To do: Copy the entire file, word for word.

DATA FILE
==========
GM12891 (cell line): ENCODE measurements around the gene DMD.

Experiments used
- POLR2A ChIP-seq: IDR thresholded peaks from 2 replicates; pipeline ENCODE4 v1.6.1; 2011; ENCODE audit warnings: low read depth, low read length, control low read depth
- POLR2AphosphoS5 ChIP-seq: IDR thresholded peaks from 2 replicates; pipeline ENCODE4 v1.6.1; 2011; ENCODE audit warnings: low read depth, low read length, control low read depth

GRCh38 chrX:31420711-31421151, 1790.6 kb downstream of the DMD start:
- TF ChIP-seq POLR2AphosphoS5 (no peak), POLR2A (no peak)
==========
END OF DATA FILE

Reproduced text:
GM12891 (cell line): ENCODE measurements around the gene DMD.

Experiments used
- POLR2A ChIP-seq: IDR thresholded peaks from 2 replicates; pipeline ENCODE4 v1.6.1; 2011; ENCODE audit warnings: low read depth, low read length, control low read depth
- POLR2AphosphoS5 ChIP-seq: IDR thresholded peaks from 2 replicates; pipeline ENCODE4 v1.6.1; 2011; ENCODE audit warnings: low read depth, low read length, control low read depth

GRCh38 chrX:31420711-31421151, 1790.6 kb downstream of the DMD start:
- TF ChIP-seq POLR2AphosphoS5 (no peak), POLR2A (no peak)